The value of new loan commitments for housing spiked again in August, up 12.6% (seasonally adjusted), the largest month-on-month rise in the history of the series.
That's according to the Australian Bureau of Statistics (ABS) Lending Indicators data for August, released today.
ABS Head of Finance and Wealth Amanda Seneviratne said the surge in new lending commitments left last month's figures in the dust.
“The value of owner occupier home loan commitments was $16.3 billion in August, the highest value in the history of the series," Ms Seneviratne said.
"August’s 13.6% increase in the value of owner occupier home loan commitments is the largest month-on-month rise in the history of the series, eclipsing the previous record of 10.7% set in July.”
Buying a home or looking to refinance? The table below features home loans with some of the lowest variable interest rates on the market for owner occupiers.
Smart Booster Home Loan
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Monthly repayments: $1,476
- Discount variable for 1 year
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Base criteria of: a $400,000 loan amount, variable, principal and interest (P&I) home loans with an LVR (loan-to-value) ratio of at least 80%. If products listed have an LVR <80%, they will be clearly identified in the product name along with the specific LVR. The product and rate must be clearly published on the Product Provider’s web site. Monthly repayments were calculated based on the selected products’ advertised rates, applied to a $400,000 loan with a 30-year loan term.
Ms Seneviratne said borrower behaviour and lender processing times have been strongly impacted by the COVID pandemic, and the pent-up demand is influencing the month-on-month figures.
“Lenders are reporting to us that current processing times mean that August commitments reflect customer demand in June and early July, prior to Victoria imposing stage 3 and stage 4 restrictions," she said.
According to the ABS statistics, the number of owner occupier first home buyer loan commitments rose 17.7% to reach the highest level since October 2009.
The value of new loan commitments to owner occupiers for the construction of new dwellings rose 19.2% in August, while new loan commitments to owner occupiers for land were also strong and have seen a significant increase over the last three months.
“New loan commitments for owner occupier housing rose in all states and territories, except the Northern Territory. The largest increases in the value of new loan commitments were in Victoria, Queensland and New South Wales”, Ms Seneviratne said.
The value of loan commitments for investor housing rose 9.3% to $5 billion.
It comes after Treasurer Josh Frydenberg announced the government will relax tough lending laws to make it easier for Australians to get a mortgage.
Under the changes, the onus will shift to borrowers to be honest about their ability to service a loan.
Speaking of the changes at the time, Frydenberg said they will remove a lot of red tape.
"As Australia continues to recover from the COVID-19 pandemic, it is more important than ever that there are no unnecessary barriers to the flow of credit to households and small businesses," Frydenberg said.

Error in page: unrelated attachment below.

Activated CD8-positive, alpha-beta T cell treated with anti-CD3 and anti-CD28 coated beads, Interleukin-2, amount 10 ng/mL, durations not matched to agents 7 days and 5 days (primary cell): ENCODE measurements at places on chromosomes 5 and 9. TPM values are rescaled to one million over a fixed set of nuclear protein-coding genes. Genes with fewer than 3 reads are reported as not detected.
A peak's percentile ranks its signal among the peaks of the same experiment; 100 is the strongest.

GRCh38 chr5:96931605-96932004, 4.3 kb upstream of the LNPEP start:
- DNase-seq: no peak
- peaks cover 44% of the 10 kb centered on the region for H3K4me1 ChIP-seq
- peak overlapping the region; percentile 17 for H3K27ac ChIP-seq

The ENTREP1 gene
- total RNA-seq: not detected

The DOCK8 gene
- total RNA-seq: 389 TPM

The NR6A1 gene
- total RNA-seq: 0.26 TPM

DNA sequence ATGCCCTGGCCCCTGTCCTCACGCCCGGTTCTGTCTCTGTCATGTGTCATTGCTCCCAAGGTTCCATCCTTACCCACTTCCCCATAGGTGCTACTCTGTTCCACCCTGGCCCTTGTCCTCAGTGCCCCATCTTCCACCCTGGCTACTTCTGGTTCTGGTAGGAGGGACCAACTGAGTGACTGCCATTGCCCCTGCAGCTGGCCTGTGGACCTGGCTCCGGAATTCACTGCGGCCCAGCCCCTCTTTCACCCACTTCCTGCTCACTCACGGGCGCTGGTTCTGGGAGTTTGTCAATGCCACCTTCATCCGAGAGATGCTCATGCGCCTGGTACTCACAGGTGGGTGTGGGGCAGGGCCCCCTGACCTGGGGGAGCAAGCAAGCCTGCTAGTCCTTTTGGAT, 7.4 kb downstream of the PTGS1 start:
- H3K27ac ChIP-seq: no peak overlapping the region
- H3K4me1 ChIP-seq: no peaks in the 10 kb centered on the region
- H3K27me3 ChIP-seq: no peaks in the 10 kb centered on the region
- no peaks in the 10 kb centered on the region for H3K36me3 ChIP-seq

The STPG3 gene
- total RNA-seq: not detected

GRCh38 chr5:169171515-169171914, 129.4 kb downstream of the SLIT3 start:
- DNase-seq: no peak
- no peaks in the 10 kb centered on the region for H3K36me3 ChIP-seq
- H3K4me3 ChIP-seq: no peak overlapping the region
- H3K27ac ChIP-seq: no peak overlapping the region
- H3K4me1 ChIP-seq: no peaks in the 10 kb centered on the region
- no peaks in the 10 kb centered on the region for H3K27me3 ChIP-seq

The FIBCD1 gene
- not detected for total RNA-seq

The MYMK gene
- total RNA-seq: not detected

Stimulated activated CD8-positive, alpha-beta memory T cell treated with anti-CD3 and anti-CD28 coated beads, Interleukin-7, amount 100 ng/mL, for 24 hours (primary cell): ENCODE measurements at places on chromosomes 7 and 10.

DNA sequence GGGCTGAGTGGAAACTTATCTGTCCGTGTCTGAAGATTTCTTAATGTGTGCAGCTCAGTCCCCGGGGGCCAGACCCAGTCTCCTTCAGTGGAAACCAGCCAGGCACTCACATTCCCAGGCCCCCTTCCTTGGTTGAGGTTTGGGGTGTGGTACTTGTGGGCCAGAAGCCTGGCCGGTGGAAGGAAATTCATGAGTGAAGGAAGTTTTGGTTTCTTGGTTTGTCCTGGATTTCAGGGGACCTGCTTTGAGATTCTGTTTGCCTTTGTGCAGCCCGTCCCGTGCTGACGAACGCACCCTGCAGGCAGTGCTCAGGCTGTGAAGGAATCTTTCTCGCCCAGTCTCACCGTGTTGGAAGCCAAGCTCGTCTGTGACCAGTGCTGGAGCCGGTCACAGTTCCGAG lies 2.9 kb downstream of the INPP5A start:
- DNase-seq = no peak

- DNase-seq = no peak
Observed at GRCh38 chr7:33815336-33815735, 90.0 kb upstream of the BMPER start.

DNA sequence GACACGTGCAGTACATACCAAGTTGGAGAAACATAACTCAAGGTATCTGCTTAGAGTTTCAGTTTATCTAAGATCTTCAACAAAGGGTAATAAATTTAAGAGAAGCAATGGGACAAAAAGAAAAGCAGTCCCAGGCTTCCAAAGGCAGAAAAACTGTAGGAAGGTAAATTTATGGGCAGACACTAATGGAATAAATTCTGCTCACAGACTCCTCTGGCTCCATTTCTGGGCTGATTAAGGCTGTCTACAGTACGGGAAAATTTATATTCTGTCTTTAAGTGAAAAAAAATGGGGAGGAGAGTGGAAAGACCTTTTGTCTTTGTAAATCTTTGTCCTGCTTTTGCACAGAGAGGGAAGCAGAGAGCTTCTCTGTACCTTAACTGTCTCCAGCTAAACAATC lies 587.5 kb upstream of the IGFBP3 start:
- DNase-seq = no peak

"Maintaining the free flow of credit through the economy is critical to Australia's economic recovery plan."
But consumer groups were quick to slam the announcement, arguing they could leave the economy with more household debt.
First home buyer lending surges as stimulus measures rolled out
The number of owner occupier first home buyer loan commitments increased 17.7% in seasonally adjusted terms - the biggest increase since October 2009.
It also marks the first time since May 2009 that the value of lending to first home buyers has been greater than the value of lending to investors.
The number of first home buyers taking out an investment loan accounted for 4.2% of all first home buyer commitments, while owner occupier first home buyer loan commitments accounted for 34.2% of all owner occupier commitments, excluding refinancing.
It comes off the back of the Federal Government announcing it would extend the First Home Loan Deposit Scheme by allowing an additional 10,000 first home buyers to enter the scheme from October 6 until June 30, 2021 on the condition they purchase a new build.
The entire market was not considered in selecting the above products. Rather, a cut-down portion of the market has been considered which includes retail products from at least the big four banks, the top 10 customer-owned institutions and Australia’s larger non-banks:
- The big four banks are: ANZ, CBA, NAB and Westpac
- The top 10 customer-owned Institutions are the ten largest mutual banks, credit unions and building societies in Australia, ranked by assets under management in November 2019. They are (in descending order): Credit Union Australia, Newcastle Permanent, Heritage Bank, Peoples’ Choice Credit Union, Teachers Mutual Bank, Greater Bank, IMB Bank, Beyond Bank, Bank Australia and P&N Bank.
- The larger non-bank lenders are those who (in 2020) has more than $9 billion in Australian funded loans and advances. These groups are: Resimac, Pepper, Liberty and Firstmac.
Some providers' products may not be available in all states. To be considered, the product and rate must be clearly published on the product provider's web site.
In the interests of full disclosure, Savings.com.au, Performance Drive and Loans.com.au are part of the Firstmac Group. To read about how Savings.com.au manages potential conflicts of interest, along with how we get paid, please click through onto the web site links.
*The Comparison rate is based on a $150,000 loan over 25 years. Warning: this comparison rate is true only for this example and may not include all fees and charges. Different terms, fees or other loan amounts might result in a different comparison rate.
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